The Dreaded Bonk – What It Feels Like and How To Avoid It

It Happens

This is one of those feelings that no cycler welcomes. It’s not one of those things you wake up and aspire to have happen or do. No one wakes up and says, “I’m ready to bonk today.” It’s a feeling that every cyclist who rides, either competitively, or not, has experienced at one time or another.

It can result from burning every last match. It can result from forgetting to hydrate or improper hydration (lacking in sodium), neglecting to refuel and eat something during a long ride, from a day of training and all out intervals, or simply from the elements of heat and wind. Or a combination of all the above.

The Bonk

Very few words can describe this state of being once you have reached the point of total emptiness. This void of energy and life when there literally feels like there is not one more calorie left to burn. You’ve gone way past the communion of suffering that cyclers share. Past the point of a nagging pain, a sore back, saddle, or arms or legs or neck. Past the point of giving up (perhaps multiple times), and it feels as though there is nothing left in the core of your being to go on. Your computer tells you that you’ve burned 5000 calories already. And you know that last trail bar sitting in your back pocket is not even going to come close to making up for the deficit. You’re still moving. But barely just enough to maintain your balance. The slightest reaction to anything and your muscles are set to a hair pin trigger to contract and cramp up on the spot. And you know it. You stopped doing the distance math a long time ago. At 5 miles an hour of 15 to go, the numbers are not in your favor. If you’ve ever reached this point. Then you know exactly what it feels like to bonk.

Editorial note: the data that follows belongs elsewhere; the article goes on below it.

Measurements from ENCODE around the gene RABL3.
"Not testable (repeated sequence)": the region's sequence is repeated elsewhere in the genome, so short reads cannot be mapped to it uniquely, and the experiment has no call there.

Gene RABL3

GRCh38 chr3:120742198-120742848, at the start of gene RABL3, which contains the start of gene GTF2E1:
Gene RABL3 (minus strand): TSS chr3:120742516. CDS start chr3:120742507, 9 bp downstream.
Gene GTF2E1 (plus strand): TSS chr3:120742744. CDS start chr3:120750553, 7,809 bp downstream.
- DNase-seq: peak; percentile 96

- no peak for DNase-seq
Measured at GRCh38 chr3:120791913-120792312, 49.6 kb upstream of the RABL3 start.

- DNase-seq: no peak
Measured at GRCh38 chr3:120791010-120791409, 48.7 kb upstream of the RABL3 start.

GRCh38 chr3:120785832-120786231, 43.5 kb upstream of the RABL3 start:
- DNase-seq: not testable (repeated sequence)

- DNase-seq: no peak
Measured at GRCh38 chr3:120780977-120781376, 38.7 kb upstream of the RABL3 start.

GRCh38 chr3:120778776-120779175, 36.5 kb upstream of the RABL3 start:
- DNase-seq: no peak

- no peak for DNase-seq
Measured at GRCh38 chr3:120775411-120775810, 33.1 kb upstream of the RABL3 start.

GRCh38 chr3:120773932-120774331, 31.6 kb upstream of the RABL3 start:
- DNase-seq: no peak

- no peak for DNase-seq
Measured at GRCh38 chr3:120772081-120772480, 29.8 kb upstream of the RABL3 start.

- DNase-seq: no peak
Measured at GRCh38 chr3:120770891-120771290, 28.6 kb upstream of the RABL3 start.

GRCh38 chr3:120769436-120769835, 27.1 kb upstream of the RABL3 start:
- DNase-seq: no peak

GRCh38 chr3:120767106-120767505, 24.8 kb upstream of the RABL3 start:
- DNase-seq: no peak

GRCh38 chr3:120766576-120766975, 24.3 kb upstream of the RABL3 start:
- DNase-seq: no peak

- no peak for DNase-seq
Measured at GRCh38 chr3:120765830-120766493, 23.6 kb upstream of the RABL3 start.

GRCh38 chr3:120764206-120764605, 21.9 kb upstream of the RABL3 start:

How to Avoid It

Eat and Drink Early. Both on the day of the ride and the few days preceding.

Ride in a Group to Conserve Energy.

Pace Yourself. Conserve energy focusing on efficiency especially in the first half of the ride.

Proper Rest and Sleep Before a Ride. Don’t go on a 15 mile trail ride the day before the event – unless that is your typical regimen.

Stay Cool. Water on the helmet helps to cool off.

Drink a Coke. This is not a sponsored ad and while I typically don’t drink this stuff anymore, it still hits the spot after a long ride – or in the latter 3rd or 4th part of a ride. Perhaps it’s the one time where drinking this stuff actually has multiple benefits? High source of calories, sugar, sodium, and caffeine? All in one gulp?


What do you do to avoid bonking on a big ride? Comment below!




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